Southern Evangelistic Teams to conduct weekly outreach

Communications Staff — August 17, 2004

Each week this fall more than half a dozen teams of students from The Southern Baptist Theological Seminary will proclaim the saving message of Christ to lost men and women in Louisville.

The teams are part of a ministry known as the Southern Evangelistic Teams (SET) and will participate in such activities as sharing the Gospel with people on the streets of downtown Louisville, ministering to students on the campus of the University of Louisville and conducting evangelistic surveys in conjunction with local churches.

Bryant Glisson, a master of divinity student from Oxford, Miss. who serves as president of SET, says he plans to send eight teams of students to different sites across Louisville every week. As the semester progresses, he hopes that members of those eight teams will start new teams and recruit additional students to participate in weekly outreach activities.

“SET exists for students who are serious about learning to share their faith and improving their witnessing skills among all kinds of secular audiences,” Glisson said. “To this end, SET offers a variety of weekly outreaches, through which a student can gain essential practical experience in how to share effectively.”

Timothy Beougher, Billy Graham professor of evangelism and church growth and faculty advisor for SET, said SET provides practical evangelism training that compliments Southern’s personal evangelism classes.

“I tell students in my classes that trying to learn to share your faith in a classroom is like trying to learn how to swim through a correspondence course,” Beougher said. “In order to learn to swim, you have to get in the water. In order to learn to witness, you have to go out and talk with lost persons. The SET teams provide an organized outreach effort that helps our students take what they are learning in the classroom about evangelism and apply it in ‘real life.’”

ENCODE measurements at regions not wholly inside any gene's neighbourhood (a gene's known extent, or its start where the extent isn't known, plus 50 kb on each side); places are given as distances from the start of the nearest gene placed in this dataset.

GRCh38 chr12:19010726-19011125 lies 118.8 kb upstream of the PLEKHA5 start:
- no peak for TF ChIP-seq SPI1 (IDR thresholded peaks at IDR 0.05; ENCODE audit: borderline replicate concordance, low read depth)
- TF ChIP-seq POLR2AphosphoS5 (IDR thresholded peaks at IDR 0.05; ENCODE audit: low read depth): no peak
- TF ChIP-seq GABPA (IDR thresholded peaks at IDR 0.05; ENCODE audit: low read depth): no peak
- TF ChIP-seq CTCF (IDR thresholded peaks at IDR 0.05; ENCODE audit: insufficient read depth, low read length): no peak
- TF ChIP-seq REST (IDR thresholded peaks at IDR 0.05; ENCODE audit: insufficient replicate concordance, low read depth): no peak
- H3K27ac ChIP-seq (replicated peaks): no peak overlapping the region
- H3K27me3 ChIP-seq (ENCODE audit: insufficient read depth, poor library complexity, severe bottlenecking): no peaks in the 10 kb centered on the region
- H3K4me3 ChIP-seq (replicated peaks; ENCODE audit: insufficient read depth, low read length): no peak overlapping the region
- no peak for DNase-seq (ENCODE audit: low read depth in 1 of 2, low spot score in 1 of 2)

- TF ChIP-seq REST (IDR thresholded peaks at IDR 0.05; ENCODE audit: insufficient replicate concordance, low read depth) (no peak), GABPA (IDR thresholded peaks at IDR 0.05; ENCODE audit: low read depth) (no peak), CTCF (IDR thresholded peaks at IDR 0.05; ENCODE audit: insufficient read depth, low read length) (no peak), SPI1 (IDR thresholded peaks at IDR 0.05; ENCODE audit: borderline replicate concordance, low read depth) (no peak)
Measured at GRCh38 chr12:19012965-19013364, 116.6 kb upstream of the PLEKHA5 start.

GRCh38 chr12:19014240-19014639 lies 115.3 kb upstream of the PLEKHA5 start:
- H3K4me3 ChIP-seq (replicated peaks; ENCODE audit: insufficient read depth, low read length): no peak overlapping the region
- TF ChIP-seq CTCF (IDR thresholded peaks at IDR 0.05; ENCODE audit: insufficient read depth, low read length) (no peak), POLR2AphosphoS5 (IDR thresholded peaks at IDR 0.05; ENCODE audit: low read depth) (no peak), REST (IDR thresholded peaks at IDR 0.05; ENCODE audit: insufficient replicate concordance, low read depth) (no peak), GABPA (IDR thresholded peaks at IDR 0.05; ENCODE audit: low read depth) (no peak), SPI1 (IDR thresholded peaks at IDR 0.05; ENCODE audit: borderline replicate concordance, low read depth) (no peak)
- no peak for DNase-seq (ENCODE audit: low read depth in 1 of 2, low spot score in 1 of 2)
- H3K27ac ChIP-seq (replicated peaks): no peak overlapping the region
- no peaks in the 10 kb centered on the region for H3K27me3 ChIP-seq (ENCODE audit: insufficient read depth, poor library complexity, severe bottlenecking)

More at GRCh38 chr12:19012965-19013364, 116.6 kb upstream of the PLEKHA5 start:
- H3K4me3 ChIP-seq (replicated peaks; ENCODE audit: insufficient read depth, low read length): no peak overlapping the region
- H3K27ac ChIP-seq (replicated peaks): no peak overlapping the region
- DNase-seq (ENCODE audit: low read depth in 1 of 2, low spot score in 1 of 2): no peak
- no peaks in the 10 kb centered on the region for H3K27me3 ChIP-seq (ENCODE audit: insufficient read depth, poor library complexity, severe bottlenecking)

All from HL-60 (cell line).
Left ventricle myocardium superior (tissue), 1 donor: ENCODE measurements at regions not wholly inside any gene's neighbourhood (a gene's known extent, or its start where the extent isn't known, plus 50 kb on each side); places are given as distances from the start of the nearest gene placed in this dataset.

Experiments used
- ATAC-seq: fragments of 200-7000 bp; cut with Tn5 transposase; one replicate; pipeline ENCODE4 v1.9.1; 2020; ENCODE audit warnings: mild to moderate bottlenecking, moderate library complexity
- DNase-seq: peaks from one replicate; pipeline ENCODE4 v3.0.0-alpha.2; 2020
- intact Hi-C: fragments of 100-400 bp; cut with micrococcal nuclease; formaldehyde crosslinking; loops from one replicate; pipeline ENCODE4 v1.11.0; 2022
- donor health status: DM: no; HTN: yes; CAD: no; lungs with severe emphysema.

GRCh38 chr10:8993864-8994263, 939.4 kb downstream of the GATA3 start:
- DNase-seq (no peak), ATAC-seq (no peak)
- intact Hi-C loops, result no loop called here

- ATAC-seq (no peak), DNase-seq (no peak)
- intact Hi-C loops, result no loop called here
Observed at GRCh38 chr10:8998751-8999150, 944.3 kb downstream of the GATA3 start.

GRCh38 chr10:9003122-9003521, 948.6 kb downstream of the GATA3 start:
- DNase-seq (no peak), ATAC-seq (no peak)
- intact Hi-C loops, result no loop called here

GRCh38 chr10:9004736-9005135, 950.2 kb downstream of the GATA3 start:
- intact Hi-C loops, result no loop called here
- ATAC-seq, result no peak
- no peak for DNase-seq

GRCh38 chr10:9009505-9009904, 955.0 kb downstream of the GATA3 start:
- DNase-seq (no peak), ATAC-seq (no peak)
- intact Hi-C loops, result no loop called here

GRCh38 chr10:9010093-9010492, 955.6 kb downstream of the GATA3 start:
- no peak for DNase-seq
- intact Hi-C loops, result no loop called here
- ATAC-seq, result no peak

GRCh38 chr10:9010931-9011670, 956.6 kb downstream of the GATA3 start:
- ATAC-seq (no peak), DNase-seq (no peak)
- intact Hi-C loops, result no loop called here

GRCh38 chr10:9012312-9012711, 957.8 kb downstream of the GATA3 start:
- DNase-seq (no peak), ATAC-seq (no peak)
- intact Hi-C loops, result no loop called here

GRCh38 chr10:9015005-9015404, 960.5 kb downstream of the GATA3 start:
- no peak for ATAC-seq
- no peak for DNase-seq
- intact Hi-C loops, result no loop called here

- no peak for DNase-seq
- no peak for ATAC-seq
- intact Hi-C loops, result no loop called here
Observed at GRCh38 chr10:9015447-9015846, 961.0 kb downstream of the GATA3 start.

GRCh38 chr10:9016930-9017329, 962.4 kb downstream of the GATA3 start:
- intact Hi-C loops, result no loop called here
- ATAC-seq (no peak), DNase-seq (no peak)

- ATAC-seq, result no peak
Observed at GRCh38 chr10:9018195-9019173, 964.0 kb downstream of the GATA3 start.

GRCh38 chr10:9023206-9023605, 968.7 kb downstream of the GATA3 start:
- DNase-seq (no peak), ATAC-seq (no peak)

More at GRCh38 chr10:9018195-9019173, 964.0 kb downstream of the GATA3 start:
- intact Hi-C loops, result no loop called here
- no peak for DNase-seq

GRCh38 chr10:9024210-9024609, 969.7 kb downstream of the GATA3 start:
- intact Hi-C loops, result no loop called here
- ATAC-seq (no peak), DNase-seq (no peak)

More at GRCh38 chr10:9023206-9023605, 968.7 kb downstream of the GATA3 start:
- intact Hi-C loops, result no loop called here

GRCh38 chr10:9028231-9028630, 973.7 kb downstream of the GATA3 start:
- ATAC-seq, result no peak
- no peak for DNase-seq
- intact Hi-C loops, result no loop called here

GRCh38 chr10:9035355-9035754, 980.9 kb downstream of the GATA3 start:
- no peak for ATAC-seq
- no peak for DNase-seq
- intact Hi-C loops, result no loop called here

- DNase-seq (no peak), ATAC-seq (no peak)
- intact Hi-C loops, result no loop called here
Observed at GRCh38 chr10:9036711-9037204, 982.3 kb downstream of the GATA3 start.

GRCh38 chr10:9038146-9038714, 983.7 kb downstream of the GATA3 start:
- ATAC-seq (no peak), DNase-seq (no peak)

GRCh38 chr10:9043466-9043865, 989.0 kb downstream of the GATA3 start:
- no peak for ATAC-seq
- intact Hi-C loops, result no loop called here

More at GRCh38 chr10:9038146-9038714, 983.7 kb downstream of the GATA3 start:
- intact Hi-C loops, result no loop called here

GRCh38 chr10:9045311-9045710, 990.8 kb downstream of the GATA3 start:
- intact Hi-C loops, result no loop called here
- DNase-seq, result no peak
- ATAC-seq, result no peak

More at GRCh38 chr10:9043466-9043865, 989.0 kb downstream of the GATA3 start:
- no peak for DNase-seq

According to Twyla Fagan, director of Great Commission ministries at Southern, SET plays a vital role in the seminary’s quest to share the Gospel with people in all spheres of life.

“The Southern Evangelistic Teams form an integral part of Southern’s Great Commission strategy,” Fagan said. “While it is common for us to look to ‘the ends of the earth’ as our focal point for participating in the Great Commission, we must also reach out to our ‘Jerusalem.’ Students who participate in SET will be blessed by participating in the challenge of sharing Christ with the lost of Louisville.”

Some Christians may think that participating in one or two outreach activities each week through their local church is a sufficient manner in which to obey the Great Commission, Glisson said. But faithfully following Jesus means making evangelism a lifestyle rather than an activity scheduled once or twice per week, he said.

“Regular outreach through the local church is of first priority for all students,” Glisson said. “However, this is a bare minimum response to the Great Commission. We who are to be leaders of … congregations must have a passion for reaching the lost that drives us far beyond the bare minimum.”

Glisson developed a passion for evangelism as he participated in SET during past semesters and saw firsthand the need for Christians to confront spiritual confusion with the truth of the Gospel, he said.

On one occasion, a team of Southern students witnessing on the streets of downtown Louisville encountered a man who claimed to believe in 17 different Jesuses, Glisson said.

On another occasion Glisson spoke with a man who claimed never to have sinned. Shortly after claiming to be sinless, however, the man recounted a list of things he had done in his life including burglary and acting unkindly toward others, Glisson said.

“We’re called to make disciples,” he said. “So as much as possible we need to seek avenues where people will have the chance to disciple those whom they encounter.”

Glisson hopes SET will encourage the Southern Seminary community “to cover every waking hour of every day of every week throughout the school year with the faithful Gospel witness.”

As seminary students increase their passion for evangelism, Christians in their churches will likewise become impassioned and impact the world for Christ in a powerful way, he said.

Glisson concluded, “We want people to see students putting feet to their words.”

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